With the advent of the organic movement came 'product'. When I am out on a prairie or in a forest, any wild area really I often shake my head at what is offered as 'vital' to maintaining a healthy landscape. Just south of downtown Dallas is the largest urban forest in the nation and I never see anyone running down there to feed that system, Mother Nature takes care of her children just fine.
Think about this when you are attending a seminar listening to someone tell you about organic horticulture or in your garden center shopping. In almost every instance you are suggested to buy this product and that for various conditions that may or may not exist. How can a salesman know what your landscape needs or does not need without actually laying eyes on it? And bringing them plant samples for evaluation is rarely effective, most samples are worthless once removed from the plant, these things need to be viewed in situ. The environment in which the plant exists has a huge impact on what affects it both negatively and positively, the approach must be holistic.
Assessing true need is something that I approach deliberately. A great example of this is the wonderful aphid. Aphids are usually one of the very first 'pest' species we see in early spring. These are piercing/sucking insects and new, lush, tender tissue is perfect for them which is exactly what spring growth represents. They quickly multiply and will seemingly overwhelm your plants but there is a natural control that will soon appear and tip the scale in the other direction. Beneficial insects. Lady beetles usually come first followed by Syrphid flies and Brachonid wasps, green and brown lacewings too; there a numerous beneficial species that prey directly on aphids. Once these species find a food source they hang around and aphids rarely get so numerous that they do actual harm.
This brings me to practical application of my theme...... don't buy lady beetles. Number one, if you are organic and you have aphids they will find them, it's what they evolved to do. I like free, my lady beetles cost me nada except a few hundred or thousand aphids. Numero dos is that most lady beetles sold are native California species, unfairly harvested at their over-wintering sites (numbers and species are declining directly because of this) then shipped and bagged across the country. These belong west of The Rockies; it is estimated that the majority of lady beetle species east of the Rocky mountains are non-native. Brutal.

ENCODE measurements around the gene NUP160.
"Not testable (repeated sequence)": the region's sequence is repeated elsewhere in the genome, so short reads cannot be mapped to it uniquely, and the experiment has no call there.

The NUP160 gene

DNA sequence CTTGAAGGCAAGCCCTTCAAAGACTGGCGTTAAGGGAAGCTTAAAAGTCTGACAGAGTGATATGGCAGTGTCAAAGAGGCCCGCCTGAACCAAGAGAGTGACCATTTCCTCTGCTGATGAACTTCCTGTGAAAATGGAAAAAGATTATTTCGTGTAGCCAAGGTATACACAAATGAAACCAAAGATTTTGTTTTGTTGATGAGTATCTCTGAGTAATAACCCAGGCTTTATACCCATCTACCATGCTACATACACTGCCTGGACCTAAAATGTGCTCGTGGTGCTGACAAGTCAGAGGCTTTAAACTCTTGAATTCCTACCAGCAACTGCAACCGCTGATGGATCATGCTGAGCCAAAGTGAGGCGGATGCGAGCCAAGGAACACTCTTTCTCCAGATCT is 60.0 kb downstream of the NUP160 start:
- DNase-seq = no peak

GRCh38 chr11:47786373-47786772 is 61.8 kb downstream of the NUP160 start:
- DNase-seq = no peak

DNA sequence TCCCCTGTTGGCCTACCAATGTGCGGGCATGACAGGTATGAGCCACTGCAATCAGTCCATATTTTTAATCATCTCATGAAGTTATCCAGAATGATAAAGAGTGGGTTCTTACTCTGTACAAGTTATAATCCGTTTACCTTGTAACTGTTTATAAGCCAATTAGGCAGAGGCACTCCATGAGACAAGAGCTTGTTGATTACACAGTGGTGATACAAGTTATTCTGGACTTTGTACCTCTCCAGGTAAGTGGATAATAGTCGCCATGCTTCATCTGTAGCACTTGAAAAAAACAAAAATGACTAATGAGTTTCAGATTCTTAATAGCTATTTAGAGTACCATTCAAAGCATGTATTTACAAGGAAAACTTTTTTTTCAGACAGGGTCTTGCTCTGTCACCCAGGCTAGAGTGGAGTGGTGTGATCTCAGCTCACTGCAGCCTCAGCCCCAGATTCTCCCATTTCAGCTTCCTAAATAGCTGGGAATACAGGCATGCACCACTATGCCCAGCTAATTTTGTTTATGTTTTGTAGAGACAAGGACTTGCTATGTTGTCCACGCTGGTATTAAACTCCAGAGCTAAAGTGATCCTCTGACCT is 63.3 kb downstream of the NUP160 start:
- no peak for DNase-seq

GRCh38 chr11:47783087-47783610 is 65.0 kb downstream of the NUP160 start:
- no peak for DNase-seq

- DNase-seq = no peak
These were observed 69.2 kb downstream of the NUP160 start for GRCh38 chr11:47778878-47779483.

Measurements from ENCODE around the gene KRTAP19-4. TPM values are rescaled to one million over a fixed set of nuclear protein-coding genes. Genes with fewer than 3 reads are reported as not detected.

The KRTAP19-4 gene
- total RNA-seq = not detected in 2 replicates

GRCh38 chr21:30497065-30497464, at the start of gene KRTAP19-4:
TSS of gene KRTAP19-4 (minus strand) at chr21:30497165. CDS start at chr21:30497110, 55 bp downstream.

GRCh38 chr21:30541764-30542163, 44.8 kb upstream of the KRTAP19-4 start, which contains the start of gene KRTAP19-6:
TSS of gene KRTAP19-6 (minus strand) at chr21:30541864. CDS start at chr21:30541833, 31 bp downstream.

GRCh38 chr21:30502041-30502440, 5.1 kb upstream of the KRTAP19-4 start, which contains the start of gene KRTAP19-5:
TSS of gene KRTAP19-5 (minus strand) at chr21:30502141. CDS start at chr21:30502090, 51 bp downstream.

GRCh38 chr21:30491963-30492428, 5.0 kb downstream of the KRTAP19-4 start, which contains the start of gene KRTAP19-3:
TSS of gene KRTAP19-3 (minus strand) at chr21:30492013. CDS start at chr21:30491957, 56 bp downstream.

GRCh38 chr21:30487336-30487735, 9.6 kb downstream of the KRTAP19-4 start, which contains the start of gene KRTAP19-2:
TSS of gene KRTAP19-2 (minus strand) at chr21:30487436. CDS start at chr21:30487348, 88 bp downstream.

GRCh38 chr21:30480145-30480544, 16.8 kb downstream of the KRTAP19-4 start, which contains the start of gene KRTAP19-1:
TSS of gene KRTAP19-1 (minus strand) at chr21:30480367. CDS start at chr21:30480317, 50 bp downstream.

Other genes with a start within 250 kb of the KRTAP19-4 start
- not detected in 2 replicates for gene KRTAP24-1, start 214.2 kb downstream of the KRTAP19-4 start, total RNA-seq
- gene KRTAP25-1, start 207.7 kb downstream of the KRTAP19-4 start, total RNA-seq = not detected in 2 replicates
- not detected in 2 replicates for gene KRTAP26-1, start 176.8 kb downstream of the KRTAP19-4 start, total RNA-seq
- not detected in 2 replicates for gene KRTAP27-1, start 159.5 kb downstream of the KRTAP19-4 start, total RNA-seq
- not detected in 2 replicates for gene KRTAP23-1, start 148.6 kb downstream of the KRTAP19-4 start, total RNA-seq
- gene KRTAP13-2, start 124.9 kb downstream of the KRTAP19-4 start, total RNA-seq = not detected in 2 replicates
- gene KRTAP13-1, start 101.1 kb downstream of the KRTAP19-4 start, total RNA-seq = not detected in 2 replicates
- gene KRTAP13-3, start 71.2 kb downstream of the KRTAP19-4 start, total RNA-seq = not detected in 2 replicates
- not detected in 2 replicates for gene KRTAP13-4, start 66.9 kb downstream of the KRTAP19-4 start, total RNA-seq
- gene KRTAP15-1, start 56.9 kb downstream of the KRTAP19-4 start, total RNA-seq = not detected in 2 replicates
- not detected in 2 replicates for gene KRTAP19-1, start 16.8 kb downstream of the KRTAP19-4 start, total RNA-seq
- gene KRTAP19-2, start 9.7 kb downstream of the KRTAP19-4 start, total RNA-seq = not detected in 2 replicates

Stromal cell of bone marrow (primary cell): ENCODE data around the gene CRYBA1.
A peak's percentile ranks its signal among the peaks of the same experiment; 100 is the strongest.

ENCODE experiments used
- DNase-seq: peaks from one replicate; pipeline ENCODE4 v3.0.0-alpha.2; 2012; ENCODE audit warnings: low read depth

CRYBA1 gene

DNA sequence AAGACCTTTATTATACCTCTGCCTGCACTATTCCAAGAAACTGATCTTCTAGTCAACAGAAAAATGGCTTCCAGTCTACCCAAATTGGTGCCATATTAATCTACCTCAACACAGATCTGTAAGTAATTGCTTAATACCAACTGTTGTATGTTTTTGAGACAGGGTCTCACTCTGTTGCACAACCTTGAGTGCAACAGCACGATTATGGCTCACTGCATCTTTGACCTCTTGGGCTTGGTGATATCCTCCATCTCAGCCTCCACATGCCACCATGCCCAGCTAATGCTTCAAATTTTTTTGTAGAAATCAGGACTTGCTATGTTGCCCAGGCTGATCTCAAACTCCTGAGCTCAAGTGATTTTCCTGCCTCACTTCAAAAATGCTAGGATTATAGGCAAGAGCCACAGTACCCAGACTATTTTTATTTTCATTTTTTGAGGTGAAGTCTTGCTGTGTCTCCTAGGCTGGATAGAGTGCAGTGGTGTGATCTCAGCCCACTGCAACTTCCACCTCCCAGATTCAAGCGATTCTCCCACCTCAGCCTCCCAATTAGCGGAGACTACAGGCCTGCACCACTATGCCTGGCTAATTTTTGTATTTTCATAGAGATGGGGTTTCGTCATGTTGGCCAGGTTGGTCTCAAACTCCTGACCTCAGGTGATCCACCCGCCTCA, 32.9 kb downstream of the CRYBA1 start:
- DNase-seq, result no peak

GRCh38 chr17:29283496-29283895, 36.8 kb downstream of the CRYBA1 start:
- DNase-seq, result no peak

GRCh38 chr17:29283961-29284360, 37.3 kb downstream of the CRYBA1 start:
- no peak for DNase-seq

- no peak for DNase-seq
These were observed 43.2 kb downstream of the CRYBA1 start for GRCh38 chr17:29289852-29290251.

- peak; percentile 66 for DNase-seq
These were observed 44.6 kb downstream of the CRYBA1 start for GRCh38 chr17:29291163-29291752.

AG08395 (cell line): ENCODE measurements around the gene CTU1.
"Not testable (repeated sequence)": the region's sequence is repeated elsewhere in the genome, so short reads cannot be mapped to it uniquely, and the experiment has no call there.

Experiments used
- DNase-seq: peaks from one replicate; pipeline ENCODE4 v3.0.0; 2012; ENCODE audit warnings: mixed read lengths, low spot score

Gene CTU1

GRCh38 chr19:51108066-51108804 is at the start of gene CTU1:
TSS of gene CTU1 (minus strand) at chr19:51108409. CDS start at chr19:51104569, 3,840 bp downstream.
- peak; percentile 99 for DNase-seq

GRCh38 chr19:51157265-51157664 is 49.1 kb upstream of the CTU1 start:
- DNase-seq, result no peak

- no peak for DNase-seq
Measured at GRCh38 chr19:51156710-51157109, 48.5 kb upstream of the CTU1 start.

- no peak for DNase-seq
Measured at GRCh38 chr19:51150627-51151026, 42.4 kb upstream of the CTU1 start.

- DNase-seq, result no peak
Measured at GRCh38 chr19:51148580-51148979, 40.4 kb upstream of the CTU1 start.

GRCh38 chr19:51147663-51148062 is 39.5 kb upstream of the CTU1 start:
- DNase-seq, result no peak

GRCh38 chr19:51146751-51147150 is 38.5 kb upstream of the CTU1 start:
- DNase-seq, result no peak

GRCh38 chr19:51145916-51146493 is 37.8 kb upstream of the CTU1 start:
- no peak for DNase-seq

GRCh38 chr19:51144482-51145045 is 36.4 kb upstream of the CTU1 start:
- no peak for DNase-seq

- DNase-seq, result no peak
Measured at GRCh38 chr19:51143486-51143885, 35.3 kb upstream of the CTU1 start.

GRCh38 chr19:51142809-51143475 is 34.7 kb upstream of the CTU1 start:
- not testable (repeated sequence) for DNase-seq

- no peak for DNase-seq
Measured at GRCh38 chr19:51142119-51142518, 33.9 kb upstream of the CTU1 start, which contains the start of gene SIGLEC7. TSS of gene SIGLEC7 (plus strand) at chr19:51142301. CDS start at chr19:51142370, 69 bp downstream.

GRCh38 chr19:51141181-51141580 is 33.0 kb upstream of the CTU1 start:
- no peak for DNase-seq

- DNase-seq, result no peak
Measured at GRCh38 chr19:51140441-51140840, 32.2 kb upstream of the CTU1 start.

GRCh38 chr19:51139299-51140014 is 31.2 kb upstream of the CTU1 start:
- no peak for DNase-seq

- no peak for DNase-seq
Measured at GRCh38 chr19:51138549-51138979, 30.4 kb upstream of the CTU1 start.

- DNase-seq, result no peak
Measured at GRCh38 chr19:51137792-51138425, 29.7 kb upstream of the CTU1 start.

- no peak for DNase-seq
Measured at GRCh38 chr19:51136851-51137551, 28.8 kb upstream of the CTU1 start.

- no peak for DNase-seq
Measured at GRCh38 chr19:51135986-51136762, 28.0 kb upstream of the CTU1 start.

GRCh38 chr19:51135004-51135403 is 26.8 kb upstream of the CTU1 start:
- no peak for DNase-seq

Nematodes. These can actually be very effective BUT there are many, many species of nematodes and not all are beneficial. Predatory nematodes are what you will usually need for fleas, grubs, ticks, thrips..... any 'pest' species whose life-cycle involves living underground. So, you have to trust that whoever is packaging these microscopic worms can identify their species and is not selling you root-knot nematodes instead. If you decide to take a chance on these always inspect the contents of the package, these guys have a shelf-life. A simple 10X hand loupe will spot them, they are thin glass-like worms and will be moving after they warm-up a bit if they are living.
In a future post I will address compost, compost teas and the industry associated with those products. Companies that produce and apply these products will also be discussed, the first thing I will say about that is NEVER sign any annual contracts FOR REGULATED OR REGULARLY SCHEDULED APPLICATIONS. This is where they hook and scam you BIG time........
The list of products sold as organic, necessary or essential is long and I barely touched on the subject but I want you to think slowly when shopping or being pitched-to, do you really need it and is the person telling you that you do really qualified to do so? A consultation by a qualified professional is a great investment to assess genuine need and to help you save your hard earned green.........